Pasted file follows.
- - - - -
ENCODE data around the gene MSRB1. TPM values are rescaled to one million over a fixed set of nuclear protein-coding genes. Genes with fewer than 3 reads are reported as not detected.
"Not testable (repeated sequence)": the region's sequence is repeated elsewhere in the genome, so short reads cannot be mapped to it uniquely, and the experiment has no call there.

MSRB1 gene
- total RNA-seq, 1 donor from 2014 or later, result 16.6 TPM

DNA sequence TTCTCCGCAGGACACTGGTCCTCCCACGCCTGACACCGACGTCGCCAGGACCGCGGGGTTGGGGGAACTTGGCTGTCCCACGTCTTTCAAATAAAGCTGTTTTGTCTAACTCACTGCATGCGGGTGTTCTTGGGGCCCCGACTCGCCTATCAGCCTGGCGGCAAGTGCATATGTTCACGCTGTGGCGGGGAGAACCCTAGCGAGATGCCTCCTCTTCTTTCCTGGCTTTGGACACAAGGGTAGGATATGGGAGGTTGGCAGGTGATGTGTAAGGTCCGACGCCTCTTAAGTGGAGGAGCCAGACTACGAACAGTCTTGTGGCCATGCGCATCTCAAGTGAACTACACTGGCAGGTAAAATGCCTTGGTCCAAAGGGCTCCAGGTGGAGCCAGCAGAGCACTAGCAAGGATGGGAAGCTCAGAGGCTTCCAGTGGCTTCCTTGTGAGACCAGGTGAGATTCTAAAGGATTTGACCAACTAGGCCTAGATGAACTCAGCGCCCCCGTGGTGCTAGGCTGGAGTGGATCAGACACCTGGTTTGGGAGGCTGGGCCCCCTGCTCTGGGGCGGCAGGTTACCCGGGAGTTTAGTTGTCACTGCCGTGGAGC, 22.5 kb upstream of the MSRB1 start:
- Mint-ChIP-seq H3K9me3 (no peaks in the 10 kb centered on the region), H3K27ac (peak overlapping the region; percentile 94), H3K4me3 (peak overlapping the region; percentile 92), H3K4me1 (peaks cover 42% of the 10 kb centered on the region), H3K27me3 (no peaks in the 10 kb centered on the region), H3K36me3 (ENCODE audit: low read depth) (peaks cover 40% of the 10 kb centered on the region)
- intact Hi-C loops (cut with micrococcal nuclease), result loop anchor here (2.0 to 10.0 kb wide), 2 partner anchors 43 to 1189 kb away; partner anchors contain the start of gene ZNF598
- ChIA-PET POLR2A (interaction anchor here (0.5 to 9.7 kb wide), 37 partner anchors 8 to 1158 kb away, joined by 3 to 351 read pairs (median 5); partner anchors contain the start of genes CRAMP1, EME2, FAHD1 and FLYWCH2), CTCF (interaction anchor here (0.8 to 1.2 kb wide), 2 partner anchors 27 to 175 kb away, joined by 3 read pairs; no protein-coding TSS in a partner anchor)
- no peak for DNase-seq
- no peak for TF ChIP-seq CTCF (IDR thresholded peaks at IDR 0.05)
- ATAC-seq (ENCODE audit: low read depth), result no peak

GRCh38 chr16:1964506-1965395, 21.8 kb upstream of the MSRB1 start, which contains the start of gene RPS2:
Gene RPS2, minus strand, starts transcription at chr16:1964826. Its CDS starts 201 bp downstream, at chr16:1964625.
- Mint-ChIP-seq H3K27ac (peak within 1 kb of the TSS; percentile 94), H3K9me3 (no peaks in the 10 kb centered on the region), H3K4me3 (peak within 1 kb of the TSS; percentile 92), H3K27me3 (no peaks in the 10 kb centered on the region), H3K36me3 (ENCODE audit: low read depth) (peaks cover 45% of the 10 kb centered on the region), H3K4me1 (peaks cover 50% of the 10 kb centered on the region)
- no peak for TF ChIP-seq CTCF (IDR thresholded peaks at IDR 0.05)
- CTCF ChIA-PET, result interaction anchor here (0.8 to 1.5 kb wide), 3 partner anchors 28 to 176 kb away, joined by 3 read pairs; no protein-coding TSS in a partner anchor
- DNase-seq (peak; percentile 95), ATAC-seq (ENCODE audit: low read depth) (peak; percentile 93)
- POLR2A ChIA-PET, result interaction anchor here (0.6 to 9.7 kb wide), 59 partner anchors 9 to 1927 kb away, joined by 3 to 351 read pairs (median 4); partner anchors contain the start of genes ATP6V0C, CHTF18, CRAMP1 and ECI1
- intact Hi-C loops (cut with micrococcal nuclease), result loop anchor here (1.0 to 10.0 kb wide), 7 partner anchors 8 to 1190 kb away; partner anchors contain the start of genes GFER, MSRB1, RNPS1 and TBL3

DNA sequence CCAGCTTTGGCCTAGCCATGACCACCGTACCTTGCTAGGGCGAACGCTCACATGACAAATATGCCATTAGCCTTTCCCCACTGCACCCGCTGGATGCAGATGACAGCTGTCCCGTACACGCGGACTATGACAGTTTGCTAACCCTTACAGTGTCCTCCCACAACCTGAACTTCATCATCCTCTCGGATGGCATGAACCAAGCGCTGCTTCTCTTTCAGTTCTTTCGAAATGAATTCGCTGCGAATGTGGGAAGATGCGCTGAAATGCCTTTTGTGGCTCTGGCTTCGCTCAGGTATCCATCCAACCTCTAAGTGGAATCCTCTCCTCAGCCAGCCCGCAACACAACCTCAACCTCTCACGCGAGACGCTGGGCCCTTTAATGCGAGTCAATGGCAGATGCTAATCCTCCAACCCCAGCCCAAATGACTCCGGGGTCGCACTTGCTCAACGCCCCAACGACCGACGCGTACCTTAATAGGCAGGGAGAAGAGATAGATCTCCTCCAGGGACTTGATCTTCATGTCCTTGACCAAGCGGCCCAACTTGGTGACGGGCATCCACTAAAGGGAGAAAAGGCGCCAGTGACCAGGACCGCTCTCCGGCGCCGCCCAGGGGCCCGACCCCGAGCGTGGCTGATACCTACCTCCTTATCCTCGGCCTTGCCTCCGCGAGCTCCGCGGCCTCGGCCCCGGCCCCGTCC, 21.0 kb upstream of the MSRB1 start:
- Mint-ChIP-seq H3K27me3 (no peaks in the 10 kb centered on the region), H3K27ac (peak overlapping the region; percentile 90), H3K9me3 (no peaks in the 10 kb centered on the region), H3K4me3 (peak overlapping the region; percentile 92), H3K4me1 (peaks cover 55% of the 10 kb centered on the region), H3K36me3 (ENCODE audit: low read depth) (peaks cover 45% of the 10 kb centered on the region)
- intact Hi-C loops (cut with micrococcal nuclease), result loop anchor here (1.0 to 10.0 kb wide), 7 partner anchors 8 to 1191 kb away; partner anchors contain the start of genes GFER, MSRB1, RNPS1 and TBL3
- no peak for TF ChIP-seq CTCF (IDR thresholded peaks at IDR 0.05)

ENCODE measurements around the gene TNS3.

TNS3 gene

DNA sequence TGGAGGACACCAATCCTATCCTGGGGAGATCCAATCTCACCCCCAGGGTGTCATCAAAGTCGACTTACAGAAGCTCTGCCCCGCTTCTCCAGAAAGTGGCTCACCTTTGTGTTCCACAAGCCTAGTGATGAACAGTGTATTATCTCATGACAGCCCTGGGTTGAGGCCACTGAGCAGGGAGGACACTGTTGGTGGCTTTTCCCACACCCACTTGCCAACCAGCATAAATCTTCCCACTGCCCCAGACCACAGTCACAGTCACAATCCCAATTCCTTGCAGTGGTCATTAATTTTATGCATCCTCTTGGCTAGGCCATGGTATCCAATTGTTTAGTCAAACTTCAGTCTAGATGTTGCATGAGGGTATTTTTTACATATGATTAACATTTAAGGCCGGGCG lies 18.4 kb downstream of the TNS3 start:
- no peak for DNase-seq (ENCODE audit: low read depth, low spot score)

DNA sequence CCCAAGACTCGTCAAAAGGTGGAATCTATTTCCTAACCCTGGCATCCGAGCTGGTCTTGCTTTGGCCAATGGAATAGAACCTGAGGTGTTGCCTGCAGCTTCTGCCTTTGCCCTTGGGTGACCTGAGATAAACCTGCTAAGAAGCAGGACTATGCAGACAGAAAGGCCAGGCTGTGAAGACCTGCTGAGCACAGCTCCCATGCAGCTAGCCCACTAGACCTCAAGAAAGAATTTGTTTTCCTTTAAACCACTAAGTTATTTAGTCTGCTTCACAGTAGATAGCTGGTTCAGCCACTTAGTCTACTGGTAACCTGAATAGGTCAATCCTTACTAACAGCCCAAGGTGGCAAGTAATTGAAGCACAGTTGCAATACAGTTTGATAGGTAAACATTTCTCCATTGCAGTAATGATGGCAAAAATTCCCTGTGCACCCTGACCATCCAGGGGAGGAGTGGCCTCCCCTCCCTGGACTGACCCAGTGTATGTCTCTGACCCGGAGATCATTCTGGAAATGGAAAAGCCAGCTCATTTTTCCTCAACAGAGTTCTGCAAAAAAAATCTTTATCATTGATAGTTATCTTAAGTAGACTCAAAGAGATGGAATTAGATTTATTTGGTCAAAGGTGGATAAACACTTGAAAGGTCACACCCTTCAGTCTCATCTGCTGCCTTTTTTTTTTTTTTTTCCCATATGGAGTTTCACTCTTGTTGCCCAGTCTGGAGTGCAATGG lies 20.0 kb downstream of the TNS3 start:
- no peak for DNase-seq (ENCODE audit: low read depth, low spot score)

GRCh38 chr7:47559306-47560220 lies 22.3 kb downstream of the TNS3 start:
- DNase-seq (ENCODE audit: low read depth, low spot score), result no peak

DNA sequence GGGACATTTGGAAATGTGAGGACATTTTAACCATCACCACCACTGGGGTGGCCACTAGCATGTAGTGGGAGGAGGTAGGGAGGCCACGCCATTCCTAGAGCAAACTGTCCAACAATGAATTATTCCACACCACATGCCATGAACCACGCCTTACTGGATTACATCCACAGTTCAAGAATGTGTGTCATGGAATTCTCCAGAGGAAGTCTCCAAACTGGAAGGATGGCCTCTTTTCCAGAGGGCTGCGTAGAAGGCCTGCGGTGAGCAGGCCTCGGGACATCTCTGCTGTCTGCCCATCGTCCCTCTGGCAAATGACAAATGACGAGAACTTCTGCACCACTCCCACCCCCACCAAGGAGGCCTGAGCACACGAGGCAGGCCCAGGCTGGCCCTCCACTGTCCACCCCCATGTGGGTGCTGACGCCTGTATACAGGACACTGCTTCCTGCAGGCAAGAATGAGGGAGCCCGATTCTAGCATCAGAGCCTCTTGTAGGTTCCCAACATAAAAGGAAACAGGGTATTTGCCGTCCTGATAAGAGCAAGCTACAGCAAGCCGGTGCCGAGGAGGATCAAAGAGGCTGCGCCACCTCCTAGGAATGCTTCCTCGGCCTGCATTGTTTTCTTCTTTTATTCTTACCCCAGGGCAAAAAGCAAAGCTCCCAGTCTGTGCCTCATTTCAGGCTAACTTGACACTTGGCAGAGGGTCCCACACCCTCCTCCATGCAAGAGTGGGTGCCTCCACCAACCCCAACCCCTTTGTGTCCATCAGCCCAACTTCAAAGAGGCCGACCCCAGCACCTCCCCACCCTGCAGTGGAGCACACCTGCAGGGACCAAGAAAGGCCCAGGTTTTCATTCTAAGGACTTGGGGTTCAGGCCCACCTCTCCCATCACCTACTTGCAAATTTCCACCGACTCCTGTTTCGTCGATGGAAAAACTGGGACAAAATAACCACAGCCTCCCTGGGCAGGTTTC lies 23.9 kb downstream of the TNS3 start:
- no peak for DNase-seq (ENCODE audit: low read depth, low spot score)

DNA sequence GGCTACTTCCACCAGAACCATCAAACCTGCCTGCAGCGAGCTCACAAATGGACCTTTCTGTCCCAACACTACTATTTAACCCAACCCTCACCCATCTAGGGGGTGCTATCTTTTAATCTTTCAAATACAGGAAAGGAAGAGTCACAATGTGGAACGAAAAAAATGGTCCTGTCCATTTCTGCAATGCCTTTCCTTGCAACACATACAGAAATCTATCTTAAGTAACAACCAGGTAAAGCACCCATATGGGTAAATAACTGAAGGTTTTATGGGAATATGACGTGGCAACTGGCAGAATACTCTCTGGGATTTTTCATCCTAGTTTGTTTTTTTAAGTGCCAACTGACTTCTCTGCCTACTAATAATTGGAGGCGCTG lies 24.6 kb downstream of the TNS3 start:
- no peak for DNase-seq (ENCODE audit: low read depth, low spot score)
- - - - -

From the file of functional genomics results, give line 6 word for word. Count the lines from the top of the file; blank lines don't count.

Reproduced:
- Mint-ChIP-seq H3K9me3 (no peaks in the 10 kb centered on the region), H3K27ac (peak overlapping the region; percentile 94), H3K4me3 (peak overlapping the region; percentile 92), H3K4me1 (peaks cover 42% of the 10 kb centered on the region), H3K27me3 (no peaks in the 10 kb centered on the region), H3K36me3 (ENCODE audit: low read depth) (peaks cover 40% of the 10 kb centered on the region)